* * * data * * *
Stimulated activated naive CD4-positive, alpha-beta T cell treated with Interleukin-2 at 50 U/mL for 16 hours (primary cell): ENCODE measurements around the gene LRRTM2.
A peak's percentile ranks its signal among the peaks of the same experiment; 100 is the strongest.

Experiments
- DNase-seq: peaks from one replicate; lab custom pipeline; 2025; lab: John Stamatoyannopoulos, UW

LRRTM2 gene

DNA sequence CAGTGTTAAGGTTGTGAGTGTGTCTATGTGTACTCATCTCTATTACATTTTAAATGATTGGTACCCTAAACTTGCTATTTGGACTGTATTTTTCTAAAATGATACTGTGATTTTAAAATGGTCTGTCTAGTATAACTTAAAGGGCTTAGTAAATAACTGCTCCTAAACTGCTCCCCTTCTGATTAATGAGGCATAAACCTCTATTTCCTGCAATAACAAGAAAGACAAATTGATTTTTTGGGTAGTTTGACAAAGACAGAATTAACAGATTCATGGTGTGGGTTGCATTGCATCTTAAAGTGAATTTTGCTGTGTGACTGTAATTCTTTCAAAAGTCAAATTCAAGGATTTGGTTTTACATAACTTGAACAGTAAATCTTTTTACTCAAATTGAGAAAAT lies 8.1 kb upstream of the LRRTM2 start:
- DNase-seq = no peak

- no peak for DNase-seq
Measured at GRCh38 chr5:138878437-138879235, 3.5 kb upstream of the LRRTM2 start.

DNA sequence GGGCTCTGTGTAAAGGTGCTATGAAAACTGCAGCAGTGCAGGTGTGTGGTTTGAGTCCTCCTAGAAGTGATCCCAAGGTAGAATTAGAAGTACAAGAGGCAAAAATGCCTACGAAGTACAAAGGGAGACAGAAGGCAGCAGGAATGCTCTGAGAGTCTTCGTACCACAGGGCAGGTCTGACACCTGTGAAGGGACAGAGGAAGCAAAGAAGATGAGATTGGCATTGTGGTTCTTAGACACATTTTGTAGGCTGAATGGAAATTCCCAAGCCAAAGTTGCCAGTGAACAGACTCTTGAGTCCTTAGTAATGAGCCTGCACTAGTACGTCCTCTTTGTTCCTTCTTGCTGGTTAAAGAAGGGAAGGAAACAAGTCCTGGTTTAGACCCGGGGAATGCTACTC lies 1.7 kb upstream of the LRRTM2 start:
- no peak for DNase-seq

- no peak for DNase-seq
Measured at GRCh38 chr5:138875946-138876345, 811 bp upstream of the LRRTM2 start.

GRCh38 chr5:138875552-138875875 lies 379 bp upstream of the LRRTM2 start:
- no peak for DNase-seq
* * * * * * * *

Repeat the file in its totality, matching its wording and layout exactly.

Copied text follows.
Stimulated activated naive CD4-positive, alpha-beta T cell treated with Interleukin-2 at 50 U/mL for 16 hours (primary cell): ENCODE measurements around the gene LRRTM2.
A peak's percentile ranks its signal among the peaks of the same experiment; 100 is the strongest.

Experiments
- DNase-seq: peaks from one replicate; lab custom pipeline; 2025; lab: John Stamatoyannopoulos, UW

LRRTM2 gene

DNA sequence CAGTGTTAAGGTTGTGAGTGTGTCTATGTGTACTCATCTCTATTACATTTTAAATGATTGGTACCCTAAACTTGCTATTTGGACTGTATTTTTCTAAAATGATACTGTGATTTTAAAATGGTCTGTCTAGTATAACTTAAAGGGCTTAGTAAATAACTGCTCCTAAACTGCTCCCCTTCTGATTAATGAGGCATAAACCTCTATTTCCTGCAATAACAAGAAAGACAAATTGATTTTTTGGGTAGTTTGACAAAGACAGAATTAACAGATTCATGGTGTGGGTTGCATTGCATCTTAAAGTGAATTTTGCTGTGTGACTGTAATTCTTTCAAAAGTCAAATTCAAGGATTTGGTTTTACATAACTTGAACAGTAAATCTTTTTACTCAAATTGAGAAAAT lies 8.1 kb upstream of the LRRTM2 start:
- DNase-seq = no peak

- no peak for DNase-seq
Measured at GRCh38 chr5:138878437-138879235, 3.5 kb upstream of the LRRTM2 start.

DNA sequence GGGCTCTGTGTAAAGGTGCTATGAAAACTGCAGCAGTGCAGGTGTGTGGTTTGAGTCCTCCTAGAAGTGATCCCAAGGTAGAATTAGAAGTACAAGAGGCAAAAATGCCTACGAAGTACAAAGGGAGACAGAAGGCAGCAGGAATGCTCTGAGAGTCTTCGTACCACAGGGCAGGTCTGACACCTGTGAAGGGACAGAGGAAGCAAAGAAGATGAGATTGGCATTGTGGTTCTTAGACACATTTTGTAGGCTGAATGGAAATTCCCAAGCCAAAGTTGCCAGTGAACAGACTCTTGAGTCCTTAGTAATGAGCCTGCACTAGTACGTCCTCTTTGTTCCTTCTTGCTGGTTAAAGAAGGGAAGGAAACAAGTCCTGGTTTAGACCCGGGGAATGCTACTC lies 1.7 kb upstream of the LRRTM2 start:
- no peak for DNase-seq

- no peak for DNase-seq
Measured at GRCh38 chr5:138875946-138876345, 811 bp upstream of the LRRTM2 start.

GRCh38 chr5:138875552-138875875 lies 379 bp upstream of the LRRTM2 start:
- no peak for DNase-seq